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It is said that man and chimpanzee shares 96% of its DNA, incredible similarity in genome yet tremendous difference not only in appearance but also in behaviour. Man, advanced, angry and keen on destroying everything in his surroundings. Chimp, slightly less advanced, loveable and keen on dressing up in a tux to amuse even less advanced species on social media. On masterpieces such as 'Eschaton', 'Hell is Empty...' and 'In the Constellation...' Anaal Nathrakh skilfully painted the picture of the inevitable consequences of mankind's madness, an industrial nightmare in a barren post-apocalyptic world. A world light-years away from that of the friendly chimpanzee. Admittedly, the facade started to crack somewhat on the Brummies' 2012 output 'Vanitas', a cause for concern surely, but not alarming at the time.
A superficial genome sequencing of 'Desideratum' will show the familiar features that turned Anaal Nathrakh into a beast fusing insane aggression and brilliant clean sung melodies, a duality conjuring images of destruction, hopelessness and insanity. The tremolo-riffage and catchy haunting melodies are performed in the usual up-tempo style with the occasional slower passages. The grinding drums could as well have been taken from 'Eschaton' and V.I.T.R.I.O.L.'s clean singing is better than ever. In theory everything is set for another assault of hyper aggressive grind-influenced black metal.
But all is not well, things have changed. Despite playing familiar riffs the guitar sound on 'Desideratum' is outright poor. Anaal Nathrakh were never overtly distorted and never used extreme lo-fi productions, but this time a slight loss in distortion and a slightly too clean guitar sound results in a loss of almost all the aggression that turned the band into extreme metal pioneers in the early 2000's. The duality is basically gone. Not only due to the poor guitar sound, but to some extent also to the sparse use of the characteristic insanely reverbed black metal screams and the focus on melodies rather than brutality in the riff work. To be fair, neither of these changes are completely new to the band. The trend started already on the emotional 'Passion' and the melody-driven 'Vanitas', but where these albums still rested solidly on the foundations set on previous albums, on 'Desideratum' the foundation has cracked and withered.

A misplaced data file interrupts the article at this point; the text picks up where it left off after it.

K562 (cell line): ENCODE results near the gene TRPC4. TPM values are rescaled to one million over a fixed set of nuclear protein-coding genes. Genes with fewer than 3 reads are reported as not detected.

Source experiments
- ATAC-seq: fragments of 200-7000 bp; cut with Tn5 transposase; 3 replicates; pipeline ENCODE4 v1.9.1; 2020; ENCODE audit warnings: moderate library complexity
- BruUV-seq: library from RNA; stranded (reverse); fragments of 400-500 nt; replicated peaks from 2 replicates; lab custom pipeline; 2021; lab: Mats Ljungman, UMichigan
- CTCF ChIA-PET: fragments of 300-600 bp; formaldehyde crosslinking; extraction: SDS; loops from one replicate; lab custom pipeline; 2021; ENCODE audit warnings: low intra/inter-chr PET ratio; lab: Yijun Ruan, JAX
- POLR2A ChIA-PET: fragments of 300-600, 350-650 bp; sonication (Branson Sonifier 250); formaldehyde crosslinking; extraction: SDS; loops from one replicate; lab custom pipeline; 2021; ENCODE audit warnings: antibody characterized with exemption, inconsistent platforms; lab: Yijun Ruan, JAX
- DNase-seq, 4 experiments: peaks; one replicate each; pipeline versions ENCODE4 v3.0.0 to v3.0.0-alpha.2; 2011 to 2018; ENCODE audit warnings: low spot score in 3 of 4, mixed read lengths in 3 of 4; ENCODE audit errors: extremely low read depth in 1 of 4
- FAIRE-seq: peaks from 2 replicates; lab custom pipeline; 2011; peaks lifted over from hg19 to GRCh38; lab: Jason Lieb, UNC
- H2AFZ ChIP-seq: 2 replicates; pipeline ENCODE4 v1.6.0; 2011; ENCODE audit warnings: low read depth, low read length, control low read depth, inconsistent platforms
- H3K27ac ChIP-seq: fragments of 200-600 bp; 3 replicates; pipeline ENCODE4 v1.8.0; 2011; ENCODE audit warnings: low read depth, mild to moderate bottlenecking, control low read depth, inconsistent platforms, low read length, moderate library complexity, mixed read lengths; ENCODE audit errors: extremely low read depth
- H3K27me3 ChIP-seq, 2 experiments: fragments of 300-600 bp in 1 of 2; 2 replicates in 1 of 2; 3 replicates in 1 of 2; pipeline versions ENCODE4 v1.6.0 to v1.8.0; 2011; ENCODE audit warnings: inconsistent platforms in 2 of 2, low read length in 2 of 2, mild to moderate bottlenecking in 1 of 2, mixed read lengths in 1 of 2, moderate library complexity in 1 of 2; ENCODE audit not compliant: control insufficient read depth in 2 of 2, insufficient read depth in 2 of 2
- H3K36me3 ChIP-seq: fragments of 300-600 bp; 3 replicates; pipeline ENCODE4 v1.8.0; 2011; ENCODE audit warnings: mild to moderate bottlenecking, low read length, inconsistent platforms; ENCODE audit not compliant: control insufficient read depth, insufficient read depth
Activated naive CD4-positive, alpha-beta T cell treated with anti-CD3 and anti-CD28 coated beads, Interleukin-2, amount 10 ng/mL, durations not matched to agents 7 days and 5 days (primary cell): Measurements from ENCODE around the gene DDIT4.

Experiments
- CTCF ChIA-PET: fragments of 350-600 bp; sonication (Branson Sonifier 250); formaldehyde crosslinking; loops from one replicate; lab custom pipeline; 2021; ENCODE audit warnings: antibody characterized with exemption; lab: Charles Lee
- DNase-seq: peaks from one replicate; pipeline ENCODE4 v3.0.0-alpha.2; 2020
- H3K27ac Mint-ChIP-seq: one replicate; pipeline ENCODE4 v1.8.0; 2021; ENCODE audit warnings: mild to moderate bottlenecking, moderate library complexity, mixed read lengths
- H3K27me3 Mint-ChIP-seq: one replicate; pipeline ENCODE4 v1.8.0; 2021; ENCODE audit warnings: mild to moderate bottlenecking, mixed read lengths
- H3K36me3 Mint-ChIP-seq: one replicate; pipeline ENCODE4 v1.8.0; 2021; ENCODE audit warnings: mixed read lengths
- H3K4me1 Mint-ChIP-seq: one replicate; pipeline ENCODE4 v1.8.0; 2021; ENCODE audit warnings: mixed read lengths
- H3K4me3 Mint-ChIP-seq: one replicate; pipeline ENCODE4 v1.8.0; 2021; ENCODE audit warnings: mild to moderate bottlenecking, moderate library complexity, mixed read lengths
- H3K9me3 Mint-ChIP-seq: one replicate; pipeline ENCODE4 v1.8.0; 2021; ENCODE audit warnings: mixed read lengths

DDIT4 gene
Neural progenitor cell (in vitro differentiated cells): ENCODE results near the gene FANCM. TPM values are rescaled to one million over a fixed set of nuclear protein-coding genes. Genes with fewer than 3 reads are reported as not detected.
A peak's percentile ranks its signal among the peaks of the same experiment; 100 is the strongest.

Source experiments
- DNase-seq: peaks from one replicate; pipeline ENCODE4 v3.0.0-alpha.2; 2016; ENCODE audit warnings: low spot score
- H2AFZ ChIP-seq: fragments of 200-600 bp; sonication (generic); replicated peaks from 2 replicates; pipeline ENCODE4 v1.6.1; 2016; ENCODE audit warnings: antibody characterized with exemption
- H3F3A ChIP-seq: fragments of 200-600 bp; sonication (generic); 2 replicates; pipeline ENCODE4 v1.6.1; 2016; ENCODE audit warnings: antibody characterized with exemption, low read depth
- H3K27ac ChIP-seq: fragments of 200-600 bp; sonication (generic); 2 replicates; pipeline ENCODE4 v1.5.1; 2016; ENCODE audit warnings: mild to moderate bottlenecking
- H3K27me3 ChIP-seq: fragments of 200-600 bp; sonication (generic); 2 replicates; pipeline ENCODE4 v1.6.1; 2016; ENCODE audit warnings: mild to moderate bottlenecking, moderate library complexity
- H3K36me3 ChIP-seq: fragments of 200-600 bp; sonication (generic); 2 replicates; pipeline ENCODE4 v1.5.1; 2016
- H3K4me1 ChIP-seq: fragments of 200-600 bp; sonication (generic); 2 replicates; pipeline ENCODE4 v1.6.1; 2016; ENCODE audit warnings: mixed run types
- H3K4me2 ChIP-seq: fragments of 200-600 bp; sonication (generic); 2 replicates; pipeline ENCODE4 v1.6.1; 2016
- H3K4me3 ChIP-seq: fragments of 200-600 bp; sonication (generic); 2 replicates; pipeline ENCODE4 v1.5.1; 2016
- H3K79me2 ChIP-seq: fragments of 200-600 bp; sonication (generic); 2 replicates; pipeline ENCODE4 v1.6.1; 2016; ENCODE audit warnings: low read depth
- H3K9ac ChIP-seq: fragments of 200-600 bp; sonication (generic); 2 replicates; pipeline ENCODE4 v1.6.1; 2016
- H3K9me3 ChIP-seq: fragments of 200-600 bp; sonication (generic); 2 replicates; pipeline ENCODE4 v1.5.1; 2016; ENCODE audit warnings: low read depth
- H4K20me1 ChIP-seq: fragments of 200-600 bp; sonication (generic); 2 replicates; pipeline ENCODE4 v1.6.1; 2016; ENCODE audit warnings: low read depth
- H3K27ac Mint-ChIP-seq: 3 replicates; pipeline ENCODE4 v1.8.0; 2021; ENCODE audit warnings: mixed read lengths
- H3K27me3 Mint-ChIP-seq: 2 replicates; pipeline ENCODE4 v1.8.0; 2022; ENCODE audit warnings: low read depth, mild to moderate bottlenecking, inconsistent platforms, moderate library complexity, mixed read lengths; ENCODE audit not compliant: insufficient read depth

To add further fuel to the fire the band has put more focus on two aspects, breakdowns and electronic passages, the latter courtesy of a collaboration with electronic sound design project GORE TECH. Neither are new to the sound of the band, but were on previous efforts subordinate to the aggressive riff works. On 'Desideratum', much due to the weak guitars, these aspects take the upper hand in the mix and become bearable at best, up-right annoying at most. There are basically two aspects that prevent this album from becoming a total catastrophe. Foremost some of the clean sung choruses, which to be honest are among the strongest the band has ever presented. The tunes lacking said melodies, however, only make me fight the urge to switch to any of the bands other outputs.
The second aspect saving 'Desideratum' some dignity is 'Idol', by far the best song on the album and would have served well as a bonus track on any of the bands mid-2000's albums. Apart from this, 'Desideratum' is hampered by the lack of aggression and hence the loss of the duality that made Anaal Nathrakh cause a stir in the underground. 'Vanitas' showed the vulnerability of the band's sound and balanced on the edge, 'Desideratum' is falling helplessly. Without the masterful duality, this becomes boring and uninspiring.
The conclusion is simple. 'Desideratum' shares the bulk of its DNA with its predecessors, but instead of a raging lunatic of a man we get a peaceful lovely chimp, not even remotely close to a furious Planet of the Apes-primate. Even when the chimp throws the occasional slab of faeces it is still light years away from the destructive insanity that was once Anaal Nathrakh.